Recess! 8 – Cardboard Inspiration

Recess! is a cor­re­spon­dence series with per­son­al rumi­na­tions on games.

Dear Alper and Niels,

This morn­ing I read the news that Jason Rohrer has won the final game design chal­lenge at GDC. A Game For Some­one is amazing—a boardgame buried in the Neva­da desert, intend­ed to be played in a few thou­sand years by those who final­ly find it after work­ing down a humon­gous list of GPS coor­di­nates. The game has nev­er been played, it’s been designed using genet­ic algo­rithms. It’s made from incred­i­bly durable materials.

I find it iron­ic that a boardgame wins a game design con­test at an event whose atten­dants also drool over tech­nofetishis­tic non­sense such as Ocu­lus Rift.

And I love boardgames. I love play­ing big tac­ti­cal shouty com­pet­i­tive ones at my house with friends on Sat­ur­day evenings. Or small, slow med­i­ta­tive strate­gic ones with my fiance on Sun­day after­noons. I love their phys­i­cal­i­ty, the shared nature of playing.

I also love them for the inspi­ra­tion they offer me. Their inner work­ings are exposed. They’re a bit like the engines in those old cars I see some of neigh­bours work on every week­end, just for fun. It’s so easy to pick out mechan­ics, study them and see how they may be of use to my own projects.

I recent­ly sat down to revis­it the game Cuba, because our own work on KAIGARA involved an engine build­ing mechan­ic and Cuba does this real­ly well. KAIGARA doesn’t involve any card­board, but that doesn’t mean we can’t draw inspi­ra­tion from it. On the con­trary. It’s like James Wal­lis recent­ly said in an inter­view at BoardGameGeek:

My games col­lec­tion isn’t a library, it’s a toolkit.”


This is on dis­play at Yes Nat­u­ral­ly, the exhib­it in The Hague also show­ing Pig Chase. Overblown as art, per­haps, but intrigu­ing nonetheless—a her­mit crab who’s made his home in a japan­ese gold­en mask.

Edit: Hein tells me it’s not a japan­ese mask, but in fact a repli­ca of Bran­cusi’s A Muse. Goes to show how much I know…

(via PIERRE HUYGHE | esther schip­per)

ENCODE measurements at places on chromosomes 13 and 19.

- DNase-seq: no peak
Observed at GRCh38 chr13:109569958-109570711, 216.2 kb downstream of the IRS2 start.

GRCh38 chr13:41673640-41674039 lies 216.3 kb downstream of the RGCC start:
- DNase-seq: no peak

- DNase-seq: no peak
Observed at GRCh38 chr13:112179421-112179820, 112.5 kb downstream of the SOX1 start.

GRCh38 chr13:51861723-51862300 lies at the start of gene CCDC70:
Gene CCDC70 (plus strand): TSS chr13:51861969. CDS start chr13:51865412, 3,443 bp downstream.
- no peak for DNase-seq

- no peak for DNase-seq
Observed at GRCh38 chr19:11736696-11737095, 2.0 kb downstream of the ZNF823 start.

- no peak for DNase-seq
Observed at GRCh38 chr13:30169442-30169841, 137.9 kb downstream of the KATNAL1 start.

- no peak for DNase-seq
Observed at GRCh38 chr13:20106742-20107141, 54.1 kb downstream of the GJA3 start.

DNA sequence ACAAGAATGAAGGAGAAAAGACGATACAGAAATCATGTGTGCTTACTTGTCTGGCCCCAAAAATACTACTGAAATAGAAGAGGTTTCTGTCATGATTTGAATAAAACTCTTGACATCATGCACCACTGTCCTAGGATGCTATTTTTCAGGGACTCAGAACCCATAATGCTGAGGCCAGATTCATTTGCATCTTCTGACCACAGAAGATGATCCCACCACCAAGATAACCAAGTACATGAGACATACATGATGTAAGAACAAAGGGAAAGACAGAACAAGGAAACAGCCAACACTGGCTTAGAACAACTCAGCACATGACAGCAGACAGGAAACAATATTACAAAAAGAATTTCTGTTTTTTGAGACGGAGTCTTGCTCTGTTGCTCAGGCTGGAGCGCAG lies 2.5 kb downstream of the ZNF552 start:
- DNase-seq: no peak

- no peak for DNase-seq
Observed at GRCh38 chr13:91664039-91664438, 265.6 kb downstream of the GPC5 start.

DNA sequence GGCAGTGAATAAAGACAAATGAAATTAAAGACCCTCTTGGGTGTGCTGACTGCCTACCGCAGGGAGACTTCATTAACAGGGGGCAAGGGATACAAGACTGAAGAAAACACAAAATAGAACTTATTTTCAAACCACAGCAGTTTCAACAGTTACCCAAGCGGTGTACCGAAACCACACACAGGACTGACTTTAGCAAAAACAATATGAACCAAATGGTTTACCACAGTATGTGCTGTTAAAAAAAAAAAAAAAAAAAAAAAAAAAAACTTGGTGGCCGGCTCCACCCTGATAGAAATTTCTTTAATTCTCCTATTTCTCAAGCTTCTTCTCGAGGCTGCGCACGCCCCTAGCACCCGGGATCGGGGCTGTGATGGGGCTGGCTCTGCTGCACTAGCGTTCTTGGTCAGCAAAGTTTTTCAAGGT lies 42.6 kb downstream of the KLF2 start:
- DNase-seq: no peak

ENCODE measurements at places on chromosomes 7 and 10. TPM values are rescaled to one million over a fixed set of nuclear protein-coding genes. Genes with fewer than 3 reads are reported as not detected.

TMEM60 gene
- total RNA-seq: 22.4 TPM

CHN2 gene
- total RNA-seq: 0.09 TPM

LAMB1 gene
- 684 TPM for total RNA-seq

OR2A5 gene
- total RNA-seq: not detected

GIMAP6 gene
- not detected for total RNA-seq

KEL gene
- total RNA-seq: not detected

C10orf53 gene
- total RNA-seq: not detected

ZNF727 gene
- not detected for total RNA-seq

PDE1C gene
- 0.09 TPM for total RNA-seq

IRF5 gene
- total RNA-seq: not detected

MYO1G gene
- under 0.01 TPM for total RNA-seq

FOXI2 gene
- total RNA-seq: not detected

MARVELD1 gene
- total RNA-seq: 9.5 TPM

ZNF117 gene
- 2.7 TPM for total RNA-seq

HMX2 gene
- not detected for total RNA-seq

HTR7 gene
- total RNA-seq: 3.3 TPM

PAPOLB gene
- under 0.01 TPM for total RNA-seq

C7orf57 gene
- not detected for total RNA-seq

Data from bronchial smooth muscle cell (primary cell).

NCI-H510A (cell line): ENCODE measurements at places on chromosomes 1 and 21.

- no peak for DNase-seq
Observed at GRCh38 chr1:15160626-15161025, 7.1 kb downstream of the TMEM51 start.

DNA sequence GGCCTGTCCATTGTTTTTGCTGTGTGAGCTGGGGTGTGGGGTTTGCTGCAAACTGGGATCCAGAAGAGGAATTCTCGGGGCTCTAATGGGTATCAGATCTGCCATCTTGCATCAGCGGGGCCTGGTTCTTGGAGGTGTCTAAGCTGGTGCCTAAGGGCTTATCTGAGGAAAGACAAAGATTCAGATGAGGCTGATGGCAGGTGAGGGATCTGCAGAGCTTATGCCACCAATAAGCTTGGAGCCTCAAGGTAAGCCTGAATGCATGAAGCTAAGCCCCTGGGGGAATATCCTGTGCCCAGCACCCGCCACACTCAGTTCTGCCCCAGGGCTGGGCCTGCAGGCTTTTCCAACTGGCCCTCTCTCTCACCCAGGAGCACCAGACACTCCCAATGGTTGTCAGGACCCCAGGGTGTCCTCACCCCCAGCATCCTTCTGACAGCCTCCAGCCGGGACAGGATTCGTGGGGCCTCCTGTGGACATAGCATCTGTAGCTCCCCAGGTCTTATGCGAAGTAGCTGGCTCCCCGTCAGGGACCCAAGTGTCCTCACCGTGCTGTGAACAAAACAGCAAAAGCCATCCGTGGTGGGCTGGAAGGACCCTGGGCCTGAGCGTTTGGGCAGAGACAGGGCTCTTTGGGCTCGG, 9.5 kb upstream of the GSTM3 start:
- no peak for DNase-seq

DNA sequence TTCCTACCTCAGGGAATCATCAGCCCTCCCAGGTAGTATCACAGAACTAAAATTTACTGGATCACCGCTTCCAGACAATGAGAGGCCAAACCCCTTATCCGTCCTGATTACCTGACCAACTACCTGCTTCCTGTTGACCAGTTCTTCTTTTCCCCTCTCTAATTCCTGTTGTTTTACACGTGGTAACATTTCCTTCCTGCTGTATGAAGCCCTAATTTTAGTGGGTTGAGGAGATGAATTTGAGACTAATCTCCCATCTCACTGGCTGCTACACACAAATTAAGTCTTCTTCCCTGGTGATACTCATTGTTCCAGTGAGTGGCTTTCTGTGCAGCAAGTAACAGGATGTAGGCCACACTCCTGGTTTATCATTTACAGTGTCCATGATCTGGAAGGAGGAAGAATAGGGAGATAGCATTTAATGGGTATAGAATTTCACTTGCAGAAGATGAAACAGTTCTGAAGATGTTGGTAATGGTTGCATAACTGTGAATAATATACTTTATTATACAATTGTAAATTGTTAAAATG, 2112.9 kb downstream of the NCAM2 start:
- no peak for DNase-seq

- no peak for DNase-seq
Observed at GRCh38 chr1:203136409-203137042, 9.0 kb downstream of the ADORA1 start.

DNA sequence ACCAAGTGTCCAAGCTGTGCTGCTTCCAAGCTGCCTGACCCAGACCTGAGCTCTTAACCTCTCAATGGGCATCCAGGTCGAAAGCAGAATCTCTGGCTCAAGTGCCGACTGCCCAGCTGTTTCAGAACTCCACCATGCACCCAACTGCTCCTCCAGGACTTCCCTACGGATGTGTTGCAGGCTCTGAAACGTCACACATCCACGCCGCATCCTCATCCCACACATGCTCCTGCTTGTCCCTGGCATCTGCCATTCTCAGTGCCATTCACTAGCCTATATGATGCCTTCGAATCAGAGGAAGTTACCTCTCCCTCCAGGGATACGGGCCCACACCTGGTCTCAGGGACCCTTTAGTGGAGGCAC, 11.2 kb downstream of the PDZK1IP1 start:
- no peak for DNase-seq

Recess! 6 – Less of a game

Recess! is a cor­re­spon­dence series with per­son­al rumi­na­tions on games.

Dear Niels and Alper,

Just before writ­ing this I was play­ing Ridicu­lous Fish­ing. And by the time you read this, you’ve prob­a­bly played it your­selves. So you don’t need me to tell you it’s pret­ty great. As always with Vlam­beer games the feel is just right. The art style is refresh­ing­ly dif­fer­ent. But most impor­tant­ly, it does not try to guilt trip you into play­ing more and more of it. Or ask for your mon­ey so you can skip the tedious bits. There are no tedious bits. I would say its old school and hon­est in that way. 

I’ve also played a bit of Year Walk. Yes, most of my video gam­ing nowa­days hap­pens on iOS. Turn­ing on a con­sole to sit down and play a game for real is a big com­mit­ment. I hard­ly ever get around to it. As with Ridicu­lous Fish­ing I was enam­ored by Year Walk’s brave depar­ture from the usu­al gener­ic art style. The inter­ac­tion design­er in me was also pleas­ant­ly sur­prised by its slight­ly odd move­ment con­trols. You pan left and right to explore a giv­en area, and swipe up and down to move between them. It’s a com­fort­able way of play­ing on a touch screen, plus it gels nice­ly with the lay­ered, pic­ture-book art style. The game’s omi­nous atmosphere—which I’ll lazi­ly describe as “Blair Witch-esque occult goings-on in a snowy for­est” also cap­ti­vat­ed me.

What put me off though, was one of the first actu­al puz­zles I had to solve. I had to use a code I’d dis­cov­ered in one area to open up a door in anoth­er area. I had to grab a pen and paper and write that code down. It wasn’t hard, but it felt like work. I quick­ly lost inter­est after that. I did not feel like doing more of these lock-and-key chores to progress. Come to think of it, this is what put me off FEZ, too. I’d rather just wan­der around and explore the sto­ry world. Sim­i­lar to Niels’s annoy­ance with the JRPG tropes in Ni no Kuni, I want­ed it to be less of a game, I guess.